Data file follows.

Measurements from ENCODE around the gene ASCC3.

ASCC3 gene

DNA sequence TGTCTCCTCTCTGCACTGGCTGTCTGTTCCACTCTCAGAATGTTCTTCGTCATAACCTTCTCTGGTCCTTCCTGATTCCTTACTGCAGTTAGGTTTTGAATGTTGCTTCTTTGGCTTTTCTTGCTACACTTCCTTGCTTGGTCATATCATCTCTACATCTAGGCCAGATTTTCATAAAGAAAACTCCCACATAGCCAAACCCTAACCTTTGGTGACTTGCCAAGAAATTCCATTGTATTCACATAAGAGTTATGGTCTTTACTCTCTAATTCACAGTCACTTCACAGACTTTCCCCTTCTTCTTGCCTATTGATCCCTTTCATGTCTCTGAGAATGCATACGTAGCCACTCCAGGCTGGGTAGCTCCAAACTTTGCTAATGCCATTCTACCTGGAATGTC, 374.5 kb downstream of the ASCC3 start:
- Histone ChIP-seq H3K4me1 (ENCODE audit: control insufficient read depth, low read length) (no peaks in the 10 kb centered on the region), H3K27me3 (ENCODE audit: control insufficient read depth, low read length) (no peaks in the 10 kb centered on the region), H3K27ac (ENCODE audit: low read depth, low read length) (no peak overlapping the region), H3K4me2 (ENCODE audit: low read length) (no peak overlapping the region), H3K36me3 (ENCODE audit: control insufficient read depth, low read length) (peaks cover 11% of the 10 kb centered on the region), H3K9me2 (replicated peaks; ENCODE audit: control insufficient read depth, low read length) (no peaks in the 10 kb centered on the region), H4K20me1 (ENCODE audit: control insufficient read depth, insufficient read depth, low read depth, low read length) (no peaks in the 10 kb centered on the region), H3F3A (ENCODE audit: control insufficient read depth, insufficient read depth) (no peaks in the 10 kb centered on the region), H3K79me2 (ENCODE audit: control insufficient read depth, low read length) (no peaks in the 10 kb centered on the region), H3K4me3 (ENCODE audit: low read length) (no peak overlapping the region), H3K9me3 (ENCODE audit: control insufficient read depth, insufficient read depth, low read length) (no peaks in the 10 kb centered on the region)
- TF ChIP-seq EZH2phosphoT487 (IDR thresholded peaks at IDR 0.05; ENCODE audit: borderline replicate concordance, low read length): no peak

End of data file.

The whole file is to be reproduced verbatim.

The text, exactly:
Measurements from ENCODE around the gene ASCC3.

ASCC3 gene

DNA sequence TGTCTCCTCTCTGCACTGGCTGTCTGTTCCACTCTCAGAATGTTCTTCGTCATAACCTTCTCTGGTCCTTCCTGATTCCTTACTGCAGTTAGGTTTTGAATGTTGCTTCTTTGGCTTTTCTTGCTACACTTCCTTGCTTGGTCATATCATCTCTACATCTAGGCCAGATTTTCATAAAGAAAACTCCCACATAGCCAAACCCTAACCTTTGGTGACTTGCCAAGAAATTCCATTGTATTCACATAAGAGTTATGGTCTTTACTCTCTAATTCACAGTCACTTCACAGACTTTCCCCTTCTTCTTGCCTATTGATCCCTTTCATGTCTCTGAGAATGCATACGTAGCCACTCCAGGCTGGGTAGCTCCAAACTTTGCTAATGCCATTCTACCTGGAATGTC, 374.5 kb downstream of the ASCC3 start:
- Histone ChIP-seq H3K4me1 (ENCODE audit: control insufficient read depth, low read length) (no peaks in the 10 kb centered on the region), H3K27me3 (ENCODE audit: control insufficient read depth, low read length) (no peaks in the 10 kb centered on the region), H3K27ac (ENCODE audit: low read depth, low read length) (no peak overlapping the region), H3K4me2 (ENCODE audit: low read length) (no peak overlapping the region), H3K36me3 (ENCODE audit: control insufficient read depth, low read length) (peaks cover 11% of the 10 kb centered on the region), H3K9me2 (replicated peaks; ENCODE audit: control insufficient read depth, low read length) (no peaks in the 10 kb centered on the region), H4K20me1 (ENCODE audit: control insufficient read depth, insufficient read depth, low read depth, low read length) (no peaks in the 10 kb centered on the region), H3F3A (ENCODE audit: control insufficient read depth, insufficient read depth) (no peaks in the 10 kb centered on the region), H3K79me2 (ENCODE audit: control insufficient read depth, low read length) (no peaks in the 10 kb centered on the region), H3K4me3 (ENCODE audit: low read length) (no peak overlapping the region), H3K9me3 (ENCODE audit: control insufficient read depth, insufficient read depth, low read length) (no peaks in the 10 kb centered on the region)
- TF ChIP-seq EZH2phosphoT487 (IDR thresholded peaks at IDR 0.05; ENCODE audit: borderline replicate concordance, low read length): no peak